Take a trip down memory lane at these shops and discover the different facets of Macau’s history and culture.

Meet the shops keeping Macau’s traditions alive

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Macau is chockablock with shops brimming with local flavours and stories of old, such as Si Heung, a favourite with both locals and overseas fans.
Macau is chockablock with shops brimming with local flavours and stories of old, such as Si Heung, a favourite with both locals and overseas fans. Photo Credit: Facebook/Julian Chan

Macau’s unique blend of Chinese and Portuguese culture and history make it a truly unique place to explore, shop and dine. Thanks to the Distinctive Shop Programme, an initiative launched by the Macau government in 2020 to lend support to small businesses with “local characteristics”, visitors can discover the city’s renowned heritage as well as unique experiences easily now.

Not only do these specialist boutiques offer one-of-a-kind products or items, they are also an amazing window into Macau’s culture and heritage; plus, they often make fantastic photogenic spots with their unique atmosphere and cool vibes. Where else can you catch a Cantonese opera performance in a teahouse, take home a historical piece of Macau printed on a skateboard, or watch noodles being pulled into form from scratch?

Furthermore, many of these unique establishments can be found at different districts around Macau, so these shops will make curious and interesting attractions for travellers looking to discover more beyond the city’s surface. Through this inspiring feature on the city’s diverse and one-of-a-kind shops, travel agents can discover and recommend the incredible products and possibilities awaiting their clients in Macau when borders reopen again.


1.    Bring home a piece of Macau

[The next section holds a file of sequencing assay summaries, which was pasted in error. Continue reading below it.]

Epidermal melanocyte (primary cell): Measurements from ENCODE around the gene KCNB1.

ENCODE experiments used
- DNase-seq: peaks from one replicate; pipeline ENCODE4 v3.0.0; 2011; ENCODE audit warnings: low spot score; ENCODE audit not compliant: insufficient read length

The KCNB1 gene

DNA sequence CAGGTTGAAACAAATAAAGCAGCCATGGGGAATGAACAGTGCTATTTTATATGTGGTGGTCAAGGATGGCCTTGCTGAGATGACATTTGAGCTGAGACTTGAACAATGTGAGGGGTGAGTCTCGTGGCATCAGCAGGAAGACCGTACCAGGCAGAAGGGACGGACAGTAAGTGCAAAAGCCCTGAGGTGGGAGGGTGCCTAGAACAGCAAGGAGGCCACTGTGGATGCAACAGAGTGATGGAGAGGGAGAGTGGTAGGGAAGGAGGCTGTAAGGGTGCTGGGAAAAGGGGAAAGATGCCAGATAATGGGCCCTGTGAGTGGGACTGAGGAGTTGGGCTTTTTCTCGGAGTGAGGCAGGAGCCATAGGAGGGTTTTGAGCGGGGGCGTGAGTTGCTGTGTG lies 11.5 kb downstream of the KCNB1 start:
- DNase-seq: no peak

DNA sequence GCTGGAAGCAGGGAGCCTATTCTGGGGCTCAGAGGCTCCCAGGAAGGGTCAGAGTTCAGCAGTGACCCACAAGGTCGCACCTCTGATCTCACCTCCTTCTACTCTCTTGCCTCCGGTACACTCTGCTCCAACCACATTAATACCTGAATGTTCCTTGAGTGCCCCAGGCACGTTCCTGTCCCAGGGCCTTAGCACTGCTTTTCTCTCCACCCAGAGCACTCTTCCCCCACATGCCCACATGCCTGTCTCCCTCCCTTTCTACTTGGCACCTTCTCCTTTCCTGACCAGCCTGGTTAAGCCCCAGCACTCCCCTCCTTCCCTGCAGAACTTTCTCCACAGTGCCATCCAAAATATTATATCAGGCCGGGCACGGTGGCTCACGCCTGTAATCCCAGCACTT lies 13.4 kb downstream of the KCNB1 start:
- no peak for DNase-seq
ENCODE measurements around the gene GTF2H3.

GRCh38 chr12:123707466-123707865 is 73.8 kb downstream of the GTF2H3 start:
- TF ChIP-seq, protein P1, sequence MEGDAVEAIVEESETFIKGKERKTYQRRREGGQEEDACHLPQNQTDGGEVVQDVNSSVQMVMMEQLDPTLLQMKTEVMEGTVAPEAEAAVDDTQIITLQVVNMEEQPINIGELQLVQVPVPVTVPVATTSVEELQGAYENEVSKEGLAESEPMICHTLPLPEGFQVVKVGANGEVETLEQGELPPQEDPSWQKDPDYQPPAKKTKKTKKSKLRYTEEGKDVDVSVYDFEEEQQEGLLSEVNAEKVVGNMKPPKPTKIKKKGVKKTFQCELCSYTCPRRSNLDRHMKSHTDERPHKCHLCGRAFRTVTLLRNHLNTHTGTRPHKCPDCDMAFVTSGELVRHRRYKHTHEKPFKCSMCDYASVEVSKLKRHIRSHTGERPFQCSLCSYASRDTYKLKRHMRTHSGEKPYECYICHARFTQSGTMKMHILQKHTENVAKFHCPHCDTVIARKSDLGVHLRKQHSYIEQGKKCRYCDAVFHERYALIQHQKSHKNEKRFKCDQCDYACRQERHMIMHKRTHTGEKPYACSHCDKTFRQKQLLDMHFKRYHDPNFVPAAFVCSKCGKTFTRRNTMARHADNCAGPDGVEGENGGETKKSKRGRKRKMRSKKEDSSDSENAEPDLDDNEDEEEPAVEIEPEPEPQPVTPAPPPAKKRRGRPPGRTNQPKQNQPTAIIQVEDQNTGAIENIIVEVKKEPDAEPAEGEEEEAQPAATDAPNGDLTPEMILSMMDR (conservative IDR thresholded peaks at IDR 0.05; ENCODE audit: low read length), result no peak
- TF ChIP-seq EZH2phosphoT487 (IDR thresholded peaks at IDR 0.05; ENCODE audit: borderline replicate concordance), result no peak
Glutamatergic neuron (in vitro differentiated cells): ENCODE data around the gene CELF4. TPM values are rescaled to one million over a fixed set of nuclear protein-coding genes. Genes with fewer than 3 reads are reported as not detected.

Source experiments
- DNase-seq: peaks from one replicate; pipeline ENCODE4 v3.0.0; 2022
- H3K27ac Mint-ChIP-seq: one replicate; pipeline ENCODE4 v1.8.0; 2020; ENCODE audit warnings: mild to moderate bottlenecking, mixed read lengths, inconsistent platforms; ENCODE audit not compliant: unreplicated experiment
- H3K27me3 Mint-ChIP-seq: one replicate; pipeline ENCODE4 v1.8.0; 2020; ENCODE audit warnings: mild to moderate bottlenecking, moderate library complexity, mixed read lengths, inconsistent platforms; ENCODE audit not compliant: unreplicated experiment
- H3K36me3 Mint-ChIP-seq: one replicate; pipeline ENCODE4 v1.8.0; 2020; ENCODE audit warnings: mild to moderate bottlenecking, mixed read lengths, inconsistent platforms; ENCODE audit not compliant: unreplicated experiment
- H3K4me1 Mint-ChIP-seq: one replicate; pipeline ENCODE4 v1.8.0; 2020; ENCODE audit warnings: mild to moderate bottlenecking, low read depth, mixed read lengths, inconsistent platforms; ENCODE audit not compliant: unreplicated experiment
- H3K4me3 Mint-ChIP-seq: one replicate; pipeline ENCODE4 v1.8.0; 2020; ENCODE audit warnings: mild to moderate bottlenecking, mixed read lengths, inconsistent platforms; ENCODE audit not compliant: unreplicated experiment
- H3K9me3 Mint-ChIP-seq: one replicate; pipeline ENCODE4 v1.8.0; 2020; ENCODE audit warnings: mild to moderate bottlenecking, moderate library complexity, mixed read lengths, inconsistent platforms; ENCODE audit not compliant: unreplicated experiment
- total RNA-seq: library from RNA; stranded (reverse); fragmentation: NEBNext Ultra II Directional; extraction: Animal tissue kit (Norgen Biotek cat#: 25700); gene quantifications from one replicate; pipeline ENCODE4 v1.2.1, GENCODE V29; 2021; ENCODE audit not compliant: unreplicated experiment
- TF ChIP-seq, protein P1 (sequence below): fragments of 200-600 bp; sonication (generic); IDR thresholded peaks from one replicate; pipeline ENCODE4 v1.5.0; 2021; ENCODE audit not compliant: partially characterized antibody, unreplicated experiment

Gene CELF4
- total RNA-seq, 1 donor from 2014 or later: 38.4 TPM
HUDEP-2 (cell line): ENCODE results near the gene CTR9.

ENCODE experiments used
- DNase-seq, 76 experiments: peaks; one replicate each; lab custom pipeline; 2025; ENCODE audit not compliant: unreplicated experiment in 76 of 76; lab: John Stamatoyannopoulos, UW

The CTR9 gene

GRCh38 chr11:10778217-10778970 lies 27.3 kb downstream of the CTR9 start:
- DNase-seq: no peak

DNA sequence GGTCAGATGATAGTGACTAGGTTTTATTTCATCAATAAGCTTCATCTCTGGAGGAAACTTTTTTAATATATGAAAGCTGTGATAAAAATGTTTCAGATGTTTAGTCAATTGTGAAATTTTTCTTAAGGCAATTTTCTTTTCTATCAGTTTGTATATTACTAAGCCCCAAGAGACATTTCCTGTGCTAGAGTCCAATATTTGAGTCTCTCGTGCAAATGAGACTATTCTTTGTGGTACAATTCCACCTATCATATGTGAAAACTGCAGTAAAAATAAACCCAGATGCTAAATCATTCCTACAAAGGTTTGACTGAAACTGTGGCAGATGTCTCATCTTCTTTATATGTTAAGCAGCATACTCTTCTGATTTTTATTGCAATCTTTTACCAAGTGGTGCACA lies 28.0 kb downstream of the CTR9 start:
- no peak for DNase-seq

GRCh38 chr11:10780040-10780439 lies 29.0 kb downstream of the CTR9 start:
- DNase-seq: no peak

Portuguese Street Souvenir has been a staple on October Fifth Street from its early days, frequented by “many overseas stars since 30 years ago”, recalls current second generation owner, Anabella Fung, who began helping out at the family-run store as a kid.

As one of the oldest souvenir shops in town, second generation owner Anabella Fung hopes to retain Macau's history while attracting younger travellers too.
As one of the oldest souvenir shops in town, second generation owner Anabella Fung hopes to retain Macau's history while attracting younger travellers too.

Following her studies in the UK, which exposed her to the variety of vintage markets and the importance of protecting a brand’s history, Fung returned to Macau and realised that today’s travellers wanted a slice of the city’s Portuguese past too. “Our shop has a story to tell people who come here to Macau —and we are the middle ground between Chinese and Portuguese cultures,” she adds.

Traditional Portuguese brick series and rooster-design souvenirs are evergreen favourites among visitors, as are unique product collaborations with Macau’s most talented artisans and craftsmen — think Macau-inspired skateboard with local clothing brand Tuberose.

While already a popular Instagram spot, Portuguese Street Souvenir is currently undergoing a refurbishment, which Fung says will help the shop retain its unique brand history while injecting more contemporary elements to attract the younger set. 


2.    Where heritage is sewn with love  

In Macau, Quinquilharia 168 is a household name specialising in the making and renting of the kwan kwa, the traditional Chinese wedding costume embroidered with auspicious motifs such as dragons, phoenixes or peonies. This elaborate art form has also been inscribed as part of Macau Cultural Heritage List since 2020.

Many overseas and local customers make a special stop here at Quinquilharia 168, a household name producing and renting the traditional Chinese kwan kwa since 1988.
Many overseas and local customers make a special stop here at Quinquilharia 168, a household name producing and renting the traditional Chinese kwan kwa since 1988.

This is one of the few shops where visitors to Macau can get an up-close look at the remarkable handiwork of an exquisite kwan kwa, as well as the many colourful items and accessories such as shoes, hairpieces and duvets that are used in a traditional Chinese wedding.

If your clients are getting married soon or are simply curious about Chinese wedding customs, get them to speak to friendly shop owners who are passionate about preserving this traditional form of craftsmanship.